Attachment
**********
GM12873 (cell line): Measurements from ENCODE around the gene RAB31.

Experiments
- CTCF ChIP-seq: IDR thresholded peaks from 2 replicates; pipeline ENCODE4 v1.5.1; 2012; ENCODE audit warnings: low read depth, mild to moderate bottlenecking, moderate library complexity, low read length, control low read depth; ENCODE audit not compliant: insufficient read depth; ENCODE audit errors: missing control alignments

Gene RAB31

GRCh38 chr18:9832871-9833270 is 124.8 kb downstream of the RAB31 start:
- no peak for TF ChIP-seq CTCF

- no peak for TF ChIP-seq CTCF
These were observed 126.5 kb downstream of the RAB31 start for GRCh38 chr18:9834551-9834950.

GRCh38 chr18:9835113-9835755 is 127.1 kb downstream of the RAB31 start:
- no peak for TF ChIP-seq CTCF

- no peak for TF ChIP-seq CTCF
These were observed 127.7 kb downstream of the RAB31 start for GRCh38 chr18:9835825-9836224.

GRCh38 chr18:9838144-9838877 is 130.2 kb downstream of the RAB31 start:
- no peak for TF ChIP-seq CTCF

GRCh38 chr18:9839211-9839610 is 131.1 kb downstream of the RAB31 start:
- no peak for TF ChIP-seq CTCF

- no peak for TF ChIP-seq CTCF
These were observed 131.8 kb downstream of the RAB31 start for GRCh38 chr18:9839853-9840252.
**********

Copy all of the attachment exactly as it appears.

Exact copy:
GM12873 (cell line): Measurements from ENCODE around the gene RAB31.

Experiments
- CTCF ChIP-seq: IDR thresholded peaks from 2 replicates; pipeline ENCODE4 v1.5.1; 2012; ENCODE audit warnings: low read depth, mild to moderate bottlenecking, moderate library complexity, low read length, control low read depth; ENCODE audit not compliant: insufficient read depth; ENCODE audit errors: missing control alignments

Gene RAB31

GRCh38 chr18:9832871-9833270 is 124.8 kb downstream of the RAB31 start:
- no peak for TF ChIP-seq CTCF

- no peak for TF ChIP-seq CTCF
These were observed 126.5 kb downstream of the RAB31 start for GRCh38 chr18:9834551-9834950.

GRCh38 chr18:9835113-9835755 is 127.1 kb downstream of the RAB31 start:
- no peak for TF ChIP-seq CTCF

- no peak for TF ChIP-seq CTCF
These were observed 127.7 kb downstream of the RAB31 start for GRCh38 chr18:9835825-9836224.

GRCh38 chr18:9838144-9838877 is 130.2 kb downstream of the RAB31 start:
- no peak for TF ChIP-seq CTCF

GRCh38 chr18:9839211-9839610 is 131.1 kb downstream of the RAB31 start:
- no peak for TF ChIP-seq CTCF

- no peak for TF ChIP-seq CTCF
These were observed 131.8 kb downstream of the RAB31 start for GRCh38 chr18:9839853-9840252.